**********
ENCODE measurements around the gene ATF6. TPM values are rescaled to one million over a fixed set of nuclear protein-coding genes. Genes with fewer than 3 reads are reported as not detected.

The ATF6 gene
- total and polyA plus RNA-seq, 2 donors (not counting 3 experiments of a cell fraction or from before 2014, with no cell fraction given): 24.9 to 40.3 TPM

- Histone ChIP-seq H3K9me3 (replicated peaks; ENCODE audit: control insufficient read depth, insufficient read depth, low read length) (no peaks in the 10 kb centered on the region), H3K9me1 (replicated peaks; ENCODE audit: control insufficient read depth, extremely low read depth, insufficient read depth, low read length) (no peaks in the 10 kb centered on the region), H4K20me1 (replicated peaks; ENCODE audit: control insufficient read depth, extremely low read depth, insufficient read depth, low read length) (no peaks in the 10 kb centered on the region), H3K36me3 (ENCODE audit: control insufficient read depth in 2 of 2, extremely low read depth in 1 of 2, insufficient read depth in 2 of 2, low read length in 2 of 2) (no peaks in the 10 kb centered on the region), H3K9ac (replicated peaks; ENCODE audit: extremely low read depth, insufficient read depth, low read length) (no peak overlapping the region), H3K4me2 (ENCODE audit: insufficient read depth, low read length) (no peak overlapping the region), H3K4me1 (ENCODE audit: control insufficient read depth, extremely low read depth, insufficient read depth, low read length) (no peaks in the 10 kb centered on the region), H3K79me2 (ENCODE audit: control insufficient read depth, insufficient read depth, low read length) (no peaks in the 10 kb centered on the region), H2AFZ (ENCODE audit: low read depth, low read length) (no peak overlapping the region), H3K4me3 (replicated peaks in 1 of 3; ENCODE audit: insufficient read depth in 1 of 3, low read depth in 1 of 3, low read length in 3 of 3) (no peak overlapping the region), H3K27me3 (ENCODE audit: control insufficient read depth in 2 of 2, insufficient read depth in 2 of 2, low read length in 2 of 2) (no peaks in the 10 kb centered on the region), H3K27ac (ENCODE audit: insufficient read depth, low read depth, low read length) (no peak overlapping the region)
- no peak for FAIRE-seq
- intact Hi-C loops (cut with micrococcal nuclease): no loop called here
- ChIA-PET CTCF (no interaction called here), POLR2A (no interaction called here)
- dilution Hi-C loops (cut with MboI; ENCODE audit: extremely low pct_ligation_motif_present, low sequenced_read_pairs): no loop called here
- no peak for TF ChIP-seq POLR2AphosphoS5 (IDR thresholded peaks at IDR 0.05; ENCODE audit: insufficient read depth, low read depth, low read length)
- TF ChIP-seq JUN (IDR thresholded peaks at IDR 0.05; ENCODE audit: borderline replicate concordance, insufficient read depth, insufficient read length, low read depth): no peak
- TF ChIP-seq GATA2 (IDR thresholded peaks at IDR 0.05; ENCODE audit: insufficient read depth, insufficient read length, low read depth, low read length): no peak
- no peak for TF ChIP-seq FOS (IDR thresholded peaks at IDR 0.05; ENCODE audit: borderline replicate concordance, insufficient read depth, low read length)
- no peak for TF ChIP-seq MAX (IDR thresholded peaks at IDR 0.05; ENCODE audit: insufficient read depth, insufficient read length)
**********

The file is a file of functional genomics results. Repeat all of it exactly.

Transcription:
ENCODE measurements around the gene ATF6. TPM values are rescaled to one million over a fixed set of nuclear protein-coding genes. Genes with fewer than 3 reads are reported as not detected.

The ATF6 gene
- total and polyA plus RNA-seq, 2 donors (not counting 3 experiments of a cell fraction or from before 2014, with no cell fraction given): 24.9 to 40.3 TPM

- Histone ChIP-seq H3K9me3 (replicated peaks; ENCODE audit: control insufficient read depth, insufficient read depth, low read length) (no peaks in the 10 kb centered on the region), H3K9me1 (replicated peaks; ENCODE audit: control insufficient read depth, extremely low read depth, insufficient read depth, low read length) (no peaks in the 10 kb centered on the region), H4K20me1 (replicated peaks; ENCODE audit: control insufficient read depth, extremely low read depth, insufficient read depth, low read length) (no peaks in the 10 kb centered on the region), H3K36me3 (ENCODE audit: control insufficient read depth in 2 of 2, extremely low read depth in 1 of 2, insufficient read depth in 2 of 2, low read length in 2 of 2) (no peaks in the 10 kb centered on the region), H3K9ac (replicated peaks; ENCODE audit: extremely low read depth, insufficient read depth, low read length) (no peak overlapping the region), H3K4me2 (ENCODE audit: insufficient read depth, low read length) (no peak overlapping the region), H3K4me1 (ENCODE audit: control insufficient read depth, extremely low read depth, insufficient read depth, low read length) (no peaks in the 10 kb centered on the region), H3K79me2 (ENCODE audit: control insufficient read depth, insufficient read depth, low read length) (no peaks in the 10 kb centered on the region), H2AFZ (ENCODE audit: low read depth, low read length) (no peak overlapping the region), H3K4me3 (replicated peaks in 1 of 3; ENCODE audit: insufficient read depth in 1 of 3, low read depth in 1 of 3, low read length in 3 of 3) (no peak overlapping the region), H3K27me3 (ENCODE audit: control insufficient read depth in 2 of 2, insufficient read depth in 2 of 2, low read length in 2 of 2) (no peaks in the 10 kb centered on the region), H3K27ac (ENCODE audit: insufficient read depth, low read depth, low read length) (no peak overlapping the region)
- no peak for FAIRE-seq
- intact Hi-C loops (cut with micrococcal nuclease): no loop called here
- ChIA-PET CTCF (no interaction called here), POLR2A (no interaction called here)
- dilution Hi-C loops (cut with MboI; ENCODE audit: extremely low pct_ligation_motif_present, low sequenced_read_pairs): no loop called here
- no peak for TF ChIP-seq POLR2AphosphoS5 (IDR thresholded peaks at IDR 0.05; ENCODE audit: insufficient read depth, low read depth, low read length)
- TF ChIP-seq JUN (IDR thresholded peaks at IDR 0.05; ENCODE audit: borderline replicate concordance, insufficient read depth, insufficient read length, low read depth): no peak
- TF ChIP-seq GATA2 (IDR thresholded peaks at IDR 0.05; ENCODE audit: insufficient read depth, insufficient read length, low read depth, low read length): no peak
- no peak for TF ChIP-seq FOS (IDR thresholded peaks at IDR 0.05; ENCODE audit: borderline replicate concordance, insufficient read depth, low read length)
- no peak for TF ChIP-seq MAX (IDR thresholded peaks at IDR 0.05; ENCODE audit: insufficient read depth, insufficient read length)